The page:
Title: Breath and Bone
Author: Carol Berg
Series: Lighthouse #2
As the land of Navronne sinks deeper into civil war and perilous winter, everyone wants to get their hands on the rebellious sorcerer Valen -a murderous priestess, a prince who steals dead men’s eyes, and even the Danae guardians, whose magic nurtures the earth and whose attention could prove the most costly of all.
Addicted to an enchantment that turns pain into pleasure -and bound by oaths he refuses to abandon- Valen risks body and soul to rescue one child, seek justice for another, and bring the dying land its rightful king.
Yet no one is who they seem, and Valen’s search for healing grace leads him from Harrower dungeons to alien shores. Only at the heart of the world does he discover the glorious, terrible price of the land’s redemption-and his own.
Nothing was ever as simple as the fanatics believed.
The Lighthouse Duet does not reinvent the wheel. The question ‘Can you stay morally pure while fighting a totally immoral evil?’ has been asked before. But, where a lot of fantasy novels just answer this question with ‘no’ and then gleefully go on about the horrible things our heroes have to do Lighthouse follows it up with other questions. So how far can you go? If the bad guys have no rulebook and torture and murder children can you also throw out yours and start enslaving the souls of the dead? Or will you just end up as bad as the previous bad guys?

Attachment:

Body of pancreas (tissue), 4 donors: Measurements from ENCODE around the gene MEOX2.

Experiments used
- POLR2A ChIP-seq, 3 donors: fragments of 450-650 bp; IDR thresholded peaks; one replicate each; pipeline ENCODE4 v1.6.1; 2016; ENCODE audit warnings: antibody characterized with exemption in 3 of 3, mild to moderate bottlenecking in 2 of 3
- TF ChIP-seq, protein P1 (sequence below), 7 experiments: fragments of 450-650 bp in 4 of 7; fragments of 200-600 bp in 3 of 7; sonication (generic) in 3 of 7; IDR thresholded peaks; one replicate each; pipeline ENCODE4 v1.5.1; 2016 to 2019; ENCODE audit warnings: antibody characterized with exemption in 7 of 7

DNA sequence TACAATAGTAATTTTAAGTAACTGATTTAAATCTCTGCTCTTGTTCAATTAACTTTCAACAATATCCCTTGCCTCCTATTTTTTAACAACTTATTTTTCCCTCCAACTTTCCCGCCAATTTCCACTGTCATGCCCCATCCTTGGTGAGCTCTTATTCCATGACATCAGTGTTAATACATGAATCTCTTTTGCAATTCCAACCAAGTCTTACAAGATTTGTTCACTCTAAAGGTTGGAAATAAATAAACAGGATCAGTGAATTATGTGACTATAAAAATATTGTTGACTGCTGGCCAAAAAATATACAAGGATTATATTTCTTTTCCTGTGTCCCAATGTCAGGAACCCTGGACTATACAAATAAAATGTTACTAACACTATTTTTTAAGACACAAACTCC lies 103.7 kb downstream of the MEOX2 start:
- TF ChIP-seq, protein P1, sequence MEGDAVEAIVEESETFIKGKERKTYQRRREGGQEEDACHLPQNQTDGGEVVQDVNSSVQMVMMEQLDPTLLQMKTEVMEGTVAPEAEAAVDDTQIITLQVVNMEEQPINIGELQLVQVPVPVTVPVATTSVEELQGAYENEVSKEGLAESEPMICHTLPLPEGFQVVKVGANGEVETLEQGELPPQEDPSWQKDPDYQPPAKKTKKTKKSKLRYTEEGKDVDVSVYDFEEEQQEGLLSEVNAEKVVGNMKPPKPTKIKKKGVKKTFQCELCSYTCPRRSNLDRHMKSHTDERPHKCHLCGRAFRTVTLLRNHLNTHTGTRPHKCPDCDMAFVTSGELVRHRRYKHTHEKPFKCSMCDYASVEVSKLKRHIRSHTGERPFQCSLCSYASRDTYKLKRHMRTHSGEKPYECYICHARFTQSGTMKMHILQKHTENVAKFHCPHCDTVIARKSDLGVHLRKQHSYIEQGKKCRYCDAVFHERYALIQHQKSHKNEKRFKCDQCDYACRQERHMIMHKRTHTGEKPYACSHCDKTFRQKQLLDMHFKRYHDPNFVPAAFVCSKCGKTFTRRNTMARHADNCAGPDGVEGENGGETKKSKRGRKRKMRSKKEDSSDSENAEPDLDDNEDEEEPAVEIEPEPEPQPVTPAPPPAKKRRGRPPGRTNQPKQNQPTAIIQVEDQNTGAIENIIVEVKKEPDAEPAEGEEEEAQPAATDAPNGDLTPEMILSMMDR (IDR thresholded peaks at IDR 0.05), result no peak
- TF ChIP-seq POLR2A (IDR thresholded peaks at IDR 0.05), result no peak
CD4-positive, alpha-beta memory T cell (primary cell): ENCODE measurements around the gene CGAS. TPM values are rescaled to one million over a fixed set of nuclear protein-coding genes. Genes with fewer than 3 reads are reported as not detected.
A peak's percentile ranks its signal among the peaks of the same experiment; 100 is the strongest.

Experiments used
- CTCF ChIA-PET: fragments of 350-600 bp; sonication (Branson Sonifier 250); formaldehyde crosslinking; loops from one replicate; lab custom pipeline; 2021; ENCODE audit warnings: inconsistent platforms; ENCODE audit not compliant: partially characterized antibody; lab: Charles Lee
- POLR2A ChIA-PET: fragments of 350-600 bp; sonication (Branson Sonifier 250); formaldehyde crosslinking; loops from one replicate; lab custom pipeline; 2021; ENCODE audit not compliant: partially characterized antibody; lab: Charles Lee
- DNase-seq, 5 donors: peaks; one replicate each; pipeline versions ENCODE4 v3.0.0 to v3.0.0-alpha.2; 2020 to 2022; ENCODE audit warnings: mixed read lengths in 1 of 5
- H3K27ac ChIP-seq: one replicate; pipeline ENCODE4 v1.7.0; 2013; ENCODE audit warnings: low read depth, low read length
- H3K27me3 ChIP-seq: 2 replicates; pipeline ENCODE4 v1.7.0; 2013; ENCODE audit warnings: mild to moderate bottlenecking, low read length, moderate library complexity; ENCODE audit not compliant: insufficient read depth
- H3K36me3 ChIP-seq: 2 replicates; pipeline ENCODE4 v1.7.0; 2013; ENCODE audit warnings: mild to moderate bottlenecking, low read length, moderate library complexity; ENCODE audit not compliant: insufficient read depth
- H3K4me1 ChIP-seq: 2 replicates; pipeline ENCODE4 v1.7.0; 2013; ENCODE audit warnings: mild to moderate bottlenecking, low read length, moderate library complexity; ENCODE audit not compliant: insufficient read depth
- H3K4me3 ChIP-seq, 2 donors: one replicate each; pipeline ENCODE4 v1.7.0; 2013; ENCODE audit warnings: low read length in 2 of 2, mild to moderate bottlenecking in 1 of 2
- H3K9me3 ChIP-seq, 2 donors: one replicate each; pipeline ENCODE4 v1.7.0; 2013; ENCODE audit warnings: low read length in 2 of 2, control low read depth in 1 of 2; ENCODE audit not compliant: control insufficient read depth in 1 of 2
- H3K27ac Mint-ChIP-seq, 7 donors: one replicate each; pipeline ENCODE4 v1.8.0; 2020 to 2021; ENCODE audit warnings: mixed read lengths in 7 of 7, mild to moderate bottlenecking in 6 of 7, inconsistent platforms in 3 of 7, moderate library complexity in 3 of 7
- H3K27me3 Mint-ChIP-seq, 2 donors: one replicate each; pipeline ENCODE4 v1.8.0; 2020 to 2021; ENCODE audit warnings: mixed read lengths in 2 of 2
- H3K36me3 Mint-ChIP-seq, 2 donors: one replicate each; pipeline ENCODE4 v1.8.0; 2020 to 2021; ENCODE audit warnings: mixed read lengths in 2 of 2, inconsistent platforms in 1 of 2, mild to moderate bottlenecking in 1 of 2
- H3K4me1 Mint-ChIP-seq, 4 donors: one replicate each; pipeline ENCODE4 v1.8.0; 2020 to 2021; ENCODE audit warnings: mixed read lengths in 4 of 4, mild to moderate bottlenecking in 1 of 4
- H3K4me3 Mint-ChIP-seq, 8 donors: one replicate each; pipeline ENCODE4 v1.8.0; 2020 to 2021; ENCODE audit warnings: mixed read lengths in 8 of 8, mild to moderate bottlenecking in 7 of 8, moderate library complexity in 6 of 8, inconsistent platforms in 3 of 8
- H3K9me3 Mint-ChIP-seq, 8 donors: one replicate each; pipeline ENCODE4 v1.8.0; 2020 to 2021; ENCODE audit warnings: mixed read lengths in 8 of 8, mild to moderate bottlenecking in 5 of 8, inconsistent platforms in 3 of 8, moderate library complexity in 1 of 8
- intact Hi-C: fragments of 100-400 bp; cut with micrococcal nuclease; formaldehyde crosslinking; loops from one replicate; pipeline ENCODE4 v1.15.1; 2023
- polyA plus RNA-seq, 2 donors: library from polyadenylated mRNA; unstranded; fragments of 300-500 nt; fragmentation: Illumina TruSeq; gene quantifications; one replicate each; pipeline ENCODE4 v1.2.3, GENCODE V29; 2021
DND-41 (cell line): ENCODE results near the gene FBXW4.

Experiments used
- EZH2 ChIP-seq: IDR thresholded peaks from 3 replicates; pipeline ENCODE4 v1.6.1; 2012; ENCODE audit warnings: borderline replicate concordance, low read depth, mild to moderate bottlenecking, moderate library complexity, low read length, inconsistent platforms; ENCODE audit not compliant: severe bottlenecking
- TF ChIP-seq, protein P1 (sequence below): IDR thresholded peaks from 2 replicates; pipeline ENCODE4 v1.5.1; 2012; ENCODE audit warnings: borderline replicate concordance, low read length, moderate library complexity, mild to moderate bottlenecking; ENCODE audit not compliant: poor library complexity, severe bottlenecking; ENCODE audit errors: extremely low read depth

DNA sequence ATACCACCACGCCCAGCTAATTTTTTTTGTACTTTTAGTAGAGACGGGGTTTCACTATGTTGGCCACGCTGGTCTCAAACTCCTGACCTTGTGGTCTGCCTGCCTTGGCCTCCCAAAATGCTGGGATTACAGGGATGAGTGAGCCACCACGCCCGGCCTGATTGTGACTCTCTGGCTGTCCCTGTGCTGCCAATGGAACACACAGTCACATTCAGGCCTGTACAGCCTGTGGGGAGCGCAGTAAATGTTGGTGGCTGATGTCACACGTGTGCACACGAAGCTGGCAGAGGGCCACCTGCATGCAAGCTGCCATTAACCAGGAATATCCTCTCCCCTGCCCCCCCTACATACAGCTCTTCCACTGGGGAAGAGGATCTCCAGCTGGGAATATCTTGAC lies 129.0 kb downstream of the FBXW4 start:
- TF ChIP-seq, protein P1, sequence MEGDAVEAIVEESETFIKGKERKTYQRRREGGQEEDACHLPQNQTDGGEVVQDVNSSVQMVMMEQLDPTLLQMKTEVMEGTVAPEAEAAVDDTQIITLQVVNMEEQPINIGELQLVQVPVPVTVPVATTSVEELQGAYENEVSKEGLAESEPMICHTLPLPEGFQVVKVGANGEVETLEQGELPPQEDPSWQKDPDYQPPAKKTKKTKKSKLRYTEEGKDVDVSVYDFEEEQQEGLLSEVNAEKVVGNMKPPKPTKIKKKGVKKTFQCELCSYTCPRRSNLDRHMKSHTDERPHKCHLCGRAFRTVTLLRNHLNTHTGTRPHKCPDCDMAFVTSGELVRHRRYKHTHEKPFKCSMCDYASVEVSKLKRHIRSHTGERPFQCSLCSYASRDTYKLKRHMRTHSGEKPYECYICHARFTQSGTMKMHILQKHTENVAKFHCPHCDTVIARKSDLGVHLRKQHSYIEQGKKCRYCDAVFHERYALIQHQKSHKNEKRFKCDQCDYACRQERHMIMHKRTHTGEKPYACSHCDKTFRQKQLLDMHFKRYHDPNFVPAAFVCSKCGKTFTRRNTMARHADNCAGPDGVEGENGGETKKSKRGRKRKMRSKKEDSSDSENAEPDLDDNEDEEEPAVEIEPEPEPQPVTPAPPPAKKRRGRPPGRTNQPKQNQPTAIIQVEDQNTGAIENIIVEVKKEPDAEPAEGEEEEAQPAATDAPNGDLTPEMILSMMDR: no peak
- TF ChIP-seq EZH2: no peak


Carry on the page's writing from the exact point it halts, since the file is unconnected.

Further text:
The characters don’t just touch upon these questions, shrug and move on. It’s a major source of conflict between the characters and it is done really well. But in the end, the resolution of this problem is perhaps a bit too convenient. Just like a lot of the problems get solved a bit too easily by the right magical power-upgrade at the right time, the right information coming along at just the right time etc. and perhaps it would have been better to have fewer problems with more complex solutions but in the end that didn’t stop me from enjoying the book (or binging the last third of it in a day...) A lot of it had to do with the great characters. I liked Valen and the other ‘good guys’ and felt with them over their moral dilemmas. And I despised the bad guys while also understanding their grievances and that they had some good points before it turned into Holy Disproportionate Retribution Batman.